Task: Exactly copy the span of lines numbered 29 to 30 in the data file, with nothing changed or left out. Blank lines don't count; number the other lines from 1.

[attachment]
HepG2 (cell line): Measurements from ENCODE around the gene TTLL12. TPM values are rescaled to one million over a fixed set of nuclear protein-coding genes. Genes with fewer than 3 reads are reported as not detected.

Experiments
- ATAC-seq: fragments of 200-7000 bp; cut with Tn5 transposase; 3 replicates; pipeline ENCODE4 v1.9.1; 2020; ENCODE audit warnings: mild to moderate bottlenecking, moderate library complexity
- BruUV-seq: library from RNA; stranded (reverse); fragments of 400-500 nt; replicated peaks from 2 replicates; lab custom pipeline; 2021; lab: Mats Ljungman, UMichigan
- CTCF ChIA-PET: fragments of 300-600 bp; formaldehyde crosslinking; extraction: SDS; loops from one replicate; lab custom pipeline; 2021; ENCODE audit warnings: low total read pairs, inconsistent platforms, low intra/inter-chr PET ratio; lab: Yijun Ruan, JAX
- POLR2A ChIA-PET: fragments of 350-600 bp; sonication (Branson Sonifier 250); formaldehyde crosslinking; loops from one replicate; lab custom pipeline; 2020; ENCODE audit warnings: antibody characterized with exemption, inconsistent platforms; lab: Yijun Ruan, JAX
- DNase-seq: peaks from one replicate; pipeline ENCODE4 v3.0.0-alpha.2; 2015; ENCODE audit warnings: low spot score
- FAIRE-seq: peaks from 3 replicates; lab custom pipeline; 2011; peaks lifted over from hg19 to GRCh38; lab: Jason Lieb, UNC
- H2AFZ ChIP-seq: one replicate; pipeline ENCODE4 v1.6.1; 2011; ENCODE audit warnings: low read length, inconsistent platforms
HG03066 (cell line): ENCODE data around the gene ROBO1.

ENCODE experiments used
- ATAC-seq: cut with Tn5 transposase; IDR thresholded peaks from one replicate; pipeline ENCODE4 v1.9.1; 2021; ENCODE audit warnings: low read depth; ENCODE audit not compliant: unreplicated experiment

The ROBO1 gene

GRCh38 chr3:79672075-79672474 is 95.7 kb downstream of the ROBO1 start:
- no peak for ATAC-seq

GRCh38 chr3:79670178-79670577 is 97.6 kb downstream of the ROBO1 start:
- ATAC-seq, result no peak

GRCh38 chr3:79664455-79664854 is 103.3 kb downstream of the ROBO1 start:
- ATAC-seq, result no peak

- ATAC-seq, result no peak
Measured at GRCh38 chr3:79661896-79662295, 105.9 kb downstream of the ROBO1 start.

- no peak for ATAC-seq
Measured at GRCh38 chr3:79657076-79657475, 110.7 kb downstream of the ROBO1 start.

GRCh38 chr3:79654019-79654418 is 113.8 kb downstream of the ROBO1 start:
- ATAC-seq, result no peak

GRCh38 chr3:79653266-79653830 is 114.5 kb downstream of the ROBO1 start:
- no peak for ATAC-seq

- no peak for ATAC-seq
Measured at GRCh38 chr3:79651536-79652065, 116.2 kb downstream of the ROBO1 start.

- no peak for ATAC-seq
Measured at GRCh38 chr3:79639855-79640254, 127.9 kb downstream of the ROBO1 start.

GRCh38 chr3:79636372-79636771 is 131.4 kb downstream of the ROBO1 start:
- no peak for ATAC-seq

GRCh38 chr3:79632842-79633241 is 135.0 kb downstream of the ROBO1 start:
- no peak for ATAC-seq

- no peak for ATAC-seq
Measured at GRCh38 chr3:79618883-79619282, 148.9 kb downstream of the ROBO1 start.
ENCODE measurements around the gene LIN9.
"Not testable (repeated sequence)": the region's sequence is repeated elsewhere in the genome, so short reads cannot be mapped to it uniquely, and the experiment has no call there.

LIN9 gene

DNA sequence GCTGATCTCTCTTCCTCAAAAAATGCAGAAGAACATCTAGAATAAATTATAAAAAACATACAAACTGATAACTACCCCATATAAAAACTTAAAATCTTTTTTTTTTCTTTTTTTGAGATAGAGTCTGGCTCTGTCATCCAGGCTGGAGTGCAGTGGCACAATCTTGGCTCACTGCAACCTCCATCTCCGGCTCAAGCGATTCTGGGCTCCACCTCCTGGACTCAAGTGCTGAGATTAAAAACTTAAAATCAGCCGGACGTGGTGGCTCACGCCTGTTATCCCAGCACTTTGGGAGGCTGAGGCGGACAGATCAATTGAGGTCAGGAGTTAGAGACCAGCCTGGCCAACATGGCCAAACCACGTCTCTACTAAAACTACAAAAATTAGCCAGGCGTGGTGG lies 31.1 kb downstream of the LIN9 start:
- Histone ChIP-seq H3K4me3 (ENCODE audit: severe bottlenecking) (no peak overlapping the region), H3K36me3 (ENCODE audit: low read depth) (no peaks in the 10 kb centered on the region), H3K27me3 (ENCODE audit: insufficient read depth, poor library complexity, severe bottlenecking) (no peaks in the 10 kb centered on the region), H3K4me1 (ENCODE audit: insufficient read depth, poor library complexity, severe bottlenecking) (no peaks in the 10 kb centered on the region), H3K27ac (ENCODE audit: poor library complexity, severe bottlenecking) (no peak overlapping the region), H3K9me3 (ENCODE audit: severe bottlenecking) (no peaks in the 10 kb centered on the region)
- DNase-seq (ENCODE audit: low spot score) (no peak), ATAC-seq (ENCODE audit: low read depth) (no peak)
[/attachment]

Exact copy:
Measured at GRCh38 chr3:79651536-79652065, 116.2 kb downstream of the ROBO1 start.

- no peak for ATAC-seq